CFOs to focus on organic growth
Traditionally, CFO perceptions are divided in the region with Gulf nations reporting higher levels of optimism.
Middle East financial gurus will focus on cost reduction and organic growth in the next 12 months as falling oil prices badly impact both optimism and risk appetite in the region, according to the survey findings of Deloitte's latest report.
With oil at $53 a barrel at the time of the survey, Chief Financial Officers (CFOs) optimism fell to one of its lowest levels in recent years, with only a net 26 per cent across the Middle East reporting positive prospects for their company. That is down from 47 per cent in the previous survey, which was conducted just before the fall in oil prices.
Traditionally, CFO perceptions are divided in the region with Gulf nations reporting higher levels of optimism when compared with the surrounding North African and Levant countries. Nevertheless, Gulf nations did not remain unscathed from market conditions; risk optimism in the UAE dropped to a net 46 per cent from net 61 per cent in the previous survey.
The report, which includes results of the second-quarter 2015 CFO surveys from Deloitte CFO Programs across the Americas, Middle East, Europe and Asia-Pacific, said risk appetite in the Middle East curbed, with only 33 per cent of CFOs believing it is a good time to take greater risk onto the balance sheet. For now, the favoured strategies are cost reduction and improving internal economics. However, CFOs are optimistic about at least one thing: they expect oil prices to be higher in a year.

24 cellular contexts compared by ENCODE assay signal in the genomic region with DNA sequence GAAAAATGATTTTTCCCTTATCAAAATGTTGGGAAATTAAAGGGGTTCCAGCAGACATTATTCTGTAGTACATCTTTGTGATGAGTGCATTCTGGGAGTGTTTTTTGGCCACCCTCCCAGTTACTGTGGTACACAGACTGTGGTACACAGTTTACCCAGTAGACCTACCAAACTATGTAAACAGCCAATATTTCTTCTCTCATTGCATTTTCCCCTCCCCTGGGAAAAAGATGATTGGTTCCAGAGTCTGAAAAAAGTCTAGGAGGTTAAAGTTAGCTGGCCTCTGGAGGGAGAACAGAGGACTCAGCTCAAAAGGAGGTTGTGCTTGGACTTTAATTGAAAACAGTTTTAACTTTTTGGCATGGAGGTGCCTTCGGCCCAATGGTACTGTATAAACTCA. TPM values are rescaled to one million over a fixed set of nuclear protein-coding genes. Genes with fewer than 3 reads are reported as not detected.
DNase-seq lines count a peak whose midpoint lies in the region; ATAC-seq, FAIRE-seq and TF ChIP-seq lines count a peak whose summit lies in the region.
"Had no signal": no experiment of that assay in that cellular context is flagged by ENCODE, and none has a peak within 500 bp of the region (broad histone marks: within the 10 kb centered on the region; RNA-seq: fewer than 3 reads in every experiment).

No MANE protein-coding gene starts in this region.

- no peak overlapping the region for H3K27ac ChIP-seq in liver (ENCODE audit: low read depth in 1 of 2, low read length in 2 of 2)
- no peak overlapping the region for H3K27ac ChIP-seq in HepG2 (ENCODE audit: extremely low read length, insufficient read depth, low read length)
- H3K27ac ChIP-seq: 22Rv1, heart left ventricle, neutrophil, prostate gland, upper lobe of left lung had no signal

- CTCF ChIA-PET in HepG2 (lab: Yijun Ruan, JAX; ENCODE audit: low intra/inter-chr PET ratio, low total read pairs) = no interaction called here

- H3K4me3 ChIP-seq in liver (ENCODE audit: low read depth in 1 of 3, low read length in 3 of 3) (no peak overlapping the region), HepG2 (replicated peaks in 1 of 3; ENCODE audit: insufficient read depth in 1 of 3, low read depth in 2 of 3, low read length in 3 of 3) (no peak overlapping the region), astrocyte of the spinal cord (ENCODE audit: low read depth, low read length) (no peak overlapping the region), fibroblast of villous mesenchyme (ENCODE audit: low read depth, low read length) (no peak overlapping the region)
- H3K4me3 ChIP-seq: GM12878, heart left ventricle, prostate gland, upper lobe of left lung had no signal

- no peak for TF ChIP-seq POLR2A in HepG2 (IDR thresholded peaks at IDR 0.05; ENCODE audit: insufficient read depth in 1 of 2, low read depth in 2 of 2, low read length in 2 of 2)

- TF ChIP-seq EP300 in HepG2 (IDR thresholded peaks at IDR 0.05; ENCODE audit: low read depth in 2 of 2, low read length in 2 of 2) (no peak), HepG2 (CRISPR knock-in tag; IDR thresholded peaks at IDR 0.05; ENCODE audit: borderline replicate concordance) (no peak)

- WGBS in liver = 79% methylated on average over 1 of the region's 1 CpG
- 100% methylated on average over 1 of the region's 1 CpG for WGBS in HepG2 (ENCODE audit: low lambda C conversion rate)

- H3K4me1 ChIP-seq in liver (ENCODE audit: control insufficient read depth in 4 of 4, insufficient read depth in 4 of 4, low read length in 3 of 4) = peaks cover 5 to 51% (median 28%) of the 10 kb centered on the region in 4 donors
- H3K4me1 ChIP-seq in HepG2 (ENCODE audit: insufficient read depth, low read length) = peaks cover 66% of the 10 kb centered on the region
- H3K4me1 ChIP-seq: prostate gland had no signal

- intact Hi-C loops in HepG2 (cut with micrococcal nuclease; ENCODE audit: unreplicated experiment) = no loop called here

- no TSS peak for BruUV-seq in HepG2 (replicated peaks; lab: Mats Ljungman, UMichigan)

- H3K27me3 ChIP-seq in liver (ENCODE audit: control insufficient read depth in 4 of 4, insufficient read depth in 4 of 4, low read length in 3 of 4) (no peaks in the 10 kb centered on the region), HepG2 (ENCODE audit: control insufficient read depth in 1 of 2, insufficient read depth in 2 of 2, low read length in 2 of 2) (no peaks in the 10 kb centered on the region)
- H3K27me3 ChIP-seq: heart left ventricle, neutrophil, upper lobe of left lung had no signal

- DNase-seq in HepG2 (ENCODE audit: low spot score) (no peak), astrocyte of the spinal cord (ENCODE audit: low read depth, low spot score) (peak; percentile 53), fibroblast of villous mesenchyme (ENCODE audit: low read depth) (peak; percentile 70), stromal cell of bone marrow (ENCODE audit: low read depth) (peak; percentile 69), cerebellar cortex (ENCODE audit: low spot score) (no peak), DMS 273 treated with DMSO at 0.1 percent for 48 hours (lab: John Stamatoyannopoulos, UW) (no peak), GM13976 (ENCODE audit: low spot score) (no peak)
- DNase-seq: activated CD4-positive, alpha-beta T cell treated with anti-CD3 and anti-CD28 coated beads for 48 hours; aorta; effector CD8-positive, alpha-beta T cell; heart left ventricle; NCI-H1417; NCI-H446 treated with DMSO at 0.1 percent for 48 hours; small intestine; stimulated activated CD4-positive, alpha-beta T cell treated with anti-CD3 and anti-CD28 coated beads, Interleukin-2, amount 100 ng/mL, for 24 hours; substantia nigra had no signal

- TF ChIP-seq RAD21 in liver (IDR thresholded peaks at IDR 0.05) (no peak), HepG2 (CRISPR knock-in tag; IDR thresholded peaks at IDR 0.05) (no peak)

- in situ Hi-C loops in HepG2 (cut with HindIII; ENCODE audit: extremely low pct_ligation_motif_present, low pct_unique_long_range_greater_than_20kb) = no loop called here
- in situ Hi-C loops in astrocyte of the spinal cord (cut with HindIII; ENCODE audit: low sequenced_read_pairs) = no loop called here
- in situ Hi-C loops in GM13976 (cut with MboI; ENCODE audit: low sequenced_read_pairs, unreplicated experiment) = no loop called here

"In response to challenging market conditions and decreased risk appetite, Middle East CFOs appear to have concentrated their efforts toward performing as financial stewards and operators of their organisations rather than as strategists or catalysts," explains James Babb, partner and CFO programme leader at Deloitte Middle East.
"The pivot is evident as high-priority business strategies over the next 12 months aim to protect and preserve the organisation's financial position via cost reduction (net 86 per cent), organic growth (net 73 per cent) and increased cash flow (net 66 per cent)," adds Babb.
The weakened sense of optimism is evident within several financial forecasts. Predictions of private equity activity as well as M&A levels over the next 12 months have both decreased from the previous survey conducted for the second half of 2014.
Despite market conditions, new credit is considered to be easily available and at one of its lowest cost levels. High-priority business strategies for the next year revolve around Middle East CFOs' operator and steward roles.
Net 66 per cent of Middle East CFOs predict that energy prices will be higher in a year.
Bank borrowing is perceived to be the most attractive source of external funding, with a net 65 per cent of Middle East CFOs preferring bank loans over debt raised.
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